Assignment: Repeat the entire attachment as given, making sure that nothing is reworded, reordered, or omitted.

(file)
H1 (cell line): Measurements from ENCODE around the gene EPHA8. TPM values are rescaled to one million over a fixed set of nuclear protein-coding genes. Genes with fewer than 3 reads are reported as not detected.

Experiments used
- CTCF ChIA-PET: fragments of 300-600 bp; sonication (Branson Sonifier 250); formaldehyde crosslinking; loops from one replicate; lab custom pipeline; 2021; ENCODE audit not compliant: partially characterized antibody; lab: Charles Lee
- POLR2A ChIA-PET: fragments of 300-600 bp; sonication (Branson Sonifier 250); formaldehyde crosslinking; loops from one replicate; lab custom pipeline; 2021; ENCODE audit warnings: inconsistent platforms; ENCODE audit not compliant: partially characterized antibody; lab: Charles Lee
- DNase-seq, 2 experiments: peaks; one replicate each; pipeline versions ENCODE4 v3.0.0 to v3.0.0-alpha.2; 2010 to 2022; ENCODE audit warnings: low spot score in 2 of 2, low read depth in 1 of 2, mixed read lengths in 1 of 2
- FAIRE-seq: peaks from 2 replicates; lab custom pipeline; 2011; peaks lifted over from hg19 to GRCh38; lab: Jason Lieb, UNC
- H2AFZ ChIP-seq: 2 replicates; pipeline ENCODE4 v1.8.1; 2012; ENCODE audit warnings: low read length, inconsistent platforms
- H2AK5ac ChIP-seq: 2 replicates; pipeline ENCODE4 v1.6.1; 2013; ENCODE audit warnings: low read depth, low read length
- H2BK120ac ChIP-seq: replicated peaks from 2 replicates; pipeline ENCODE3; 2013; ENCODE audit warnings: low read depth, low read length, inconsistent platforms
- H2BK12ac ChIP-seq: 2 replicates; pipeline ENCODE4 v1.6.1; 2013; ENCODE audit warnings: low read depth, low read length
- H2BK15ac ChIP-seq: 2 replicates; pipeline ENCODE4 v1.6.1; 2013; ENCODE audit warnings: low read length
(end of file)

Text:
H1 (cell line): Measurements from ENCODE around the gene EPHA8. TPM values are rescaled to one million over a fixed set of nuclear protein-coding genes. Genes with fewer than 3 reads are reported as not detected.

Experiments used
- CTCF ChIA-PET: fragments of 300-600 bp; sonication (Branson Sonifier 250); formaldehyde crosslinking; loops from one replicate; lab custom pipeline; 2021; ENCODE audit not compliant: partially characterized antibody; lab: Charles Lee
- POLR2A ChIA-PET: fragments of 300-600 bp; sonication (Branson Sonifier 250); formaldehyde crosslinking; loops from one replicate; lab custom pipeline; 2021; ENCODE audit warnings: inconsistent platforms; ENCODE audit not compliant: partially characterized antibody; lab: Charles Lee
- DNase-seq, 2 experiments: peaks; one replicate each; pipeline versions ENCODE4 v3.0.0 to v3.0.0-alpha.2; 2010 to 2022; ENCODE audit warnings: low spot score in 2 of 2, low read depth in 1 of 2, mixed read lengths in 1 of 2
- FAIRE-seq: peaks from 2 replicates; lab custom pipeline; 2011; peaks lifted over from hg19 to GRCh38; lab: Jason Lieb, UNC
- H2AFZ ChIP-seq: 2 replicates; pipeline ENCODE4 v1.8.1; 2012; ENCODE audit warnings: low read length, inconsistent platforms
- H2AK5ac ChIP-seq: 2 replicates; pipeline ENCODE4 v1.6.1; 2013; ENCODE audit warnings: low read depth, low read length
- H2BK120ac ChIP-seq: replicated peaks from 2 replicates; pipeline ENCODE3; 2013; ENCODE audit warnings: low read depth, low read length, inconsistent platforms
- H2BK12ac ChIP-seq: 2 replicates; pipeline ENCODE4 v1.6.1; 2013; ENCODE audit warnings: low read depth, low read length
- H2BK15ac ChIP-seq: 2 replicates; pipeline ENCODE4 v1.6.1; 2013; ENCODE audit warnings: low read length